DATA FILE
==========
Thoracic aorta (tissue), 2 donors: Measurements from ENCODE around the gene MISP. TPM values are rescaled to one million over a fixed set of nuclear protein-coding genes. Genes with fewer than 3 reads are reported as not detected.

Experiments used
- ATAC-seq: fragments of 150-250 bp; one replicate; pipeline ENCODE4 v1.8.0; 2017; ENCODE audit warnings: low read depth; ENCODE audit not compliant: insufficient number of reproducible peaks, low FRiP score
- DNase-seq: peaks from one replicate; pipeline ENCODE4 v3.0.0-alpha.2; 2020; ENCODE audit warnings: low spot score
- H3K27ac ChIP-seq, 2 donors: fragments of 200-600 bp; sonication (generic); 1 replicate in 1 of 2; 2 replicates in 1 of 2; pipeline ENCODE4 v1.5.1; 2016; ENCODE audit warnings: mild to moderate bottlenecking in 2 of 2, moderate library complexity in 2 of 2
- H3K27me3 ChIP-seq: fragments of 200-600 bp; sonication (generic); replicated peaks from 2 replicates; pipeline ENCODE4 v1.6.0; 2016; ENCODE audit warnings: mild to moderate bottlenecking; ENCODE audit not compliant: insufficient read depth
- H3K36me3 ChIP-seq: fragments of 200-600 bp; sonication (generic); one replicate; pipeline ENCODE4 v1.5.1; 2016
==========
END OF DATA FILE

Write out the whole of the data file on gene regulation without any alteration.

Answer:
Thoracic aorta (tissue), 2 donors: Measurements from ENCODE around the gene MISP. TPM values are rescaled to one million over a fixed set of nuclear protein-coding genes. Genes with fewer than 3 reads are reported as not detected.

Experiments used
- ATAC-seq: fragments of 150-250 bp; one replicate; pipeline ENCODE4 v1.8.0; 2017; ENCODE audit warnings: low read depth; ENCODE audit not compliant: insufficient number of reproducible peaks, low FRiP score
- DNase-seq: peaks from one replicate; pipeline ENCODE4 v3.0.0-alpha.2; 2020; ENCODE audit warnings: low spot score
- H3K27ac ChIP-seq, 2 donors: fragments of 200-600 bp; sonication (generic); 1 replicate in 1 of 2; 2 replicates in 1 of 2; pipeline ENCODE4 v1.5.1; 2016; ENCODE audit warnings: mild to moderate bottlenecking in 2 of 2, moderate library complexity in 2 of 2
- H3K27me3 ChIP-seq: fragments of 200-600 bp; sonication (generic); replicated peaks from 2 replicates; pipeline ENCODE4 v1.6.0; 2016; ENCODE audit warnings: mild to moderate bottlenecking; ENCODE audit not compliant: insufficient read depth
- H3K36me3 ChIP-seq: fragments of 200-600 bp; sonication (generic); one replicate; pipeline ENCODE4 v1.5.1; 2016